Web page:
Vol 17.33 - Behar 1 Spanish French Audio Video
(5737) Rashi (Lev. 25:1, beg. of parsha): "On Mount Sinai": What has the matter of the Sabbatical year etc So is it taught in Toras Kohanim. And it seems to me that such is its explanation etc" The innovation in the explanation of Torat Kohanim according to Rashi's commentary. Debate of R'Akiva and R' Yishmael - if the general rules and its details were all said at Sinai or if the general rules were said at Sinai and the details in the Ohel Moed - according to Pnimiyut
The Torah portion of Behar begins by saying:1 “G‑d spoke to Moshe on Mount Sinai….” It then details the laws of Shemitah , the Sabbatical year. Rashi , quoting Toras Kohanim asks:2 “What particularly has Shemitah to do with Mount Sinai; all the commandments were given on Sinai.!” He answers: “Just as the general, specific, and most minutely detailed laws of Shemitah were related at Sinai, so too, all the mitzvos were related, generally, specifically and most minutely at Sinai.”
This comment is in accord with the opinion of Rabbi Akiva that “The general as well as the specific laws were given at Sinai”3 ; it negates the opinion of Rabbi Yishmael, who maintains that only “the general principles were given at Sinai,” and “the specific laws were related in the Tabernacle.”4
Why do Rabbis Akiva and Yishmael disagree; what lies at the root of their argument?
R. Yishmael, who was a High Priest, served G‑d in the priestly manner of “holy of holies”5 — the service of the completely righteous tzaddikim, while R. Akiva, who descended from proselytes, served in the manner of penitents.6
This explains why R. Akiva said concerning the self-sacrificial manner of service known as mesirus nefesh ,7 “All my days I agonized…. when will the opportunity for actual mesirus nefesh present itself so that I will be able to perform it?”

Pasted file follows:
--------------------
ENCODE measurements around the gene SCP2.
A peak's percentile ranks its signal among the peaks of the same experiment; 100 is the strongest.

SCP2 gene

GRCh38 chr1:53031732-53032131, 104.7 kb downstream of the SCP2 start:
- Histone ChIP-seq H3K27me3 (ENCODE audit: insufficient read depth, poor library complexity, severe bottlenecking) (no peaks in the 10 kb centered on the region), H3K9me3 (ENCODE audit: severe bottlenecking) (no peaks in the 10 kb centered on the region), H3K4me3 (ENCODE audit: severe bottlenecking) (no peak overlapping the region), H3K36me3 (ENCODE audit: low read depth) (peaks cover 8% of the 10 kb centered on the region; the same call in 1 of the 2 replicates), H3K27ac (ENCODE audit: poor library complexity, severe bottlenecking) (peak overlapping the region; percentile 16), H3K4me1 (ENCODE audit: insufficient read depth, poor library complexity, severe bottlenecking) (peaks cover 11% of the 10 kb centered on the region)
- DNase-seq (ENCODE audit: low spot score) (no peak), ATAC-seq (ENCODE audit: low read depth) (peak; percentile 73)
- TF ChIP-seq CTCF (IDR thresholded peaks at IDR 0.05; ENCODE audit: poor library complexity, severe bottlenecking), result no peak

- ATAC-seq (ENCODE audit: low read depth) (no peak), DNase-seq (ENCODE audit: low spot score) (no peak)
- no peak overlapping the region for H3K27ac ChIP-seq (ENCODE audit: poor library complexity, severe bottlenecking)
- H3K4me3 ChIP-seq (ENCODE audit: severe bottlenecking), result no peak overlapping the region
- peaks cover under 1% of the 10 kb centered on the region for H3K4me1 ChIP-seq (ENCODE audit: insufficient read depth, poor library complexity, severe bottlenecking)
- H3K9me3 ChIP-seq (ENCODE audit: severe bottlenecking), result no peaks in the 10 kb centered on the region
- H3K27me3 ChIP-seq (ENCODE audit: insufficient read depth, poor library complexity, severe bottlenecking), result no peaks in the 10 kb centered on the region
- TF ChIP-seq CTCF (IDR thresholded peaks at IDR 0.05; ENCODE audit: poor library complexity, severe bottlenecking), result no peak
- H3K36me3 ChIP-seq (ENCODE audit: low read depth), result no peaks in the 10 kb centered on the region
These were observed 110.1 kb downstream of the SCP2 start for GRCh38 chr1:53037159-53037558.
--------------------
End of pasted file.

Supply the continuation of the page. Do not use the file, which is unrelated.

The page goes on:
The service of tzaddikim is such that the feeling of mesirus nefesh is required only at the beginning of the day, at the time of the recital of the Shema ; during the rest of the day they go about their service of Torah and mitzvos with but a remnant of that emotion.
However, he whose service is in the manner of repentance — a manner of spiritual service that transcends all limitations — will find himself in the state of mesirus nefesh “all his days ,” i.e., the whole day through.
It was this difference in approach to spiritual service that caused R. Yishmael to disagree regarding whether the specific laws were given on Sinai or in the Tabernacle:
The difference between Sinai and the Tabernacle was that the Tabernacle was constructed in a most orderly fashion, with separations between its various parts, with a progression from courtyard to Sanctuary, and within the Sanctuary itself, from the holy to the Holy of Holies. As such, it symbolized orderly and progressive spiritual service.
Sinai, however, was in the desert. It was not a place of order and settlement. It was thus representative of spiritual service that transcends order — transcendent mesirus nefesh.
Herein lies the basis of their disagreement: For the service of tzaddikim — R. Yishmael — it suffices that the general principles were given at Sinai. I.e., when we speak of mitzvos in their general state (i.e. the underlying foundation of all mitzvos) we presuppose the state of Sinai — mesirus nefesh. However, when we speak of their detailed and specific fulfillment, the orderly manner of service symbolized by the Sanctuary is required.
R. Akiva, however — displaying the service of penitence that transcends orderly progression — maintains that it is possible as well as necessary to experience mesirus nefesh — Sinai — even as one goes about performing the specific details of mitzvos , and indeed during all of one’s activities.
Based on Likkutei Sichos Vol. XVII pp. 276-284.
"What has the matter of the Sabbatical year to do with Mount Sinai? Were not all the mitzvos said at Sinai? Rather, this comes to teach that just as shemittoh its general rules, details, and specifications were said at Sinai, so too all of them (the mitzvos) including their general rules and specifications. were said at Sinai, So is it taught in Toras Kohanim. And it seems to me that such is its explanation: Since we do not find that land shemittoh was repeated at the Plains of Moab in Sefer Devorim, we have learned that its general rules and its details - all of them - were said at Sinai. And the verse comes to teach us here that every utterance which was prophetically said to Moshe, that all of them were from Sinai - their general rules and their specifications - and they were repeated at the Plains of Moab."
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